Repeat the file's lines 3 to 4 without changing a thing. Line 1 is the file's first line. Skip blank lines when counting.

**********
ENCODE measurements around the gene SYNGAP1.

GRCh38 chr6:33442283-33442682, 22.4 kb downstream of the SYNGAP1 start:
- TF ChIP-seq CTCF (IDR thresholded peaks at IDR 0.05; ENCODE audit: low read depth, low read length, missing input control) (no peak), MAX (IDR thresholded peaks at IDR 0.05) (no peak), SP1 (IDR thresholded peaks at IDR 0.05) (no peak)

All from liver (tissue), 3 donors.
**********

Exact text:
- TF ChIP-seq CTCF (IDR thresholded peaks at IDR 0.05; ENCODE audit: low read depth, low read length, missing input control) (no peak), MAX (IDR thresholded peaks at IDR 0.05) (no peak), SP1 (IDR thresholded peaks at IDR 0.05) (no peak)

All from liver (tissue), 3 donors.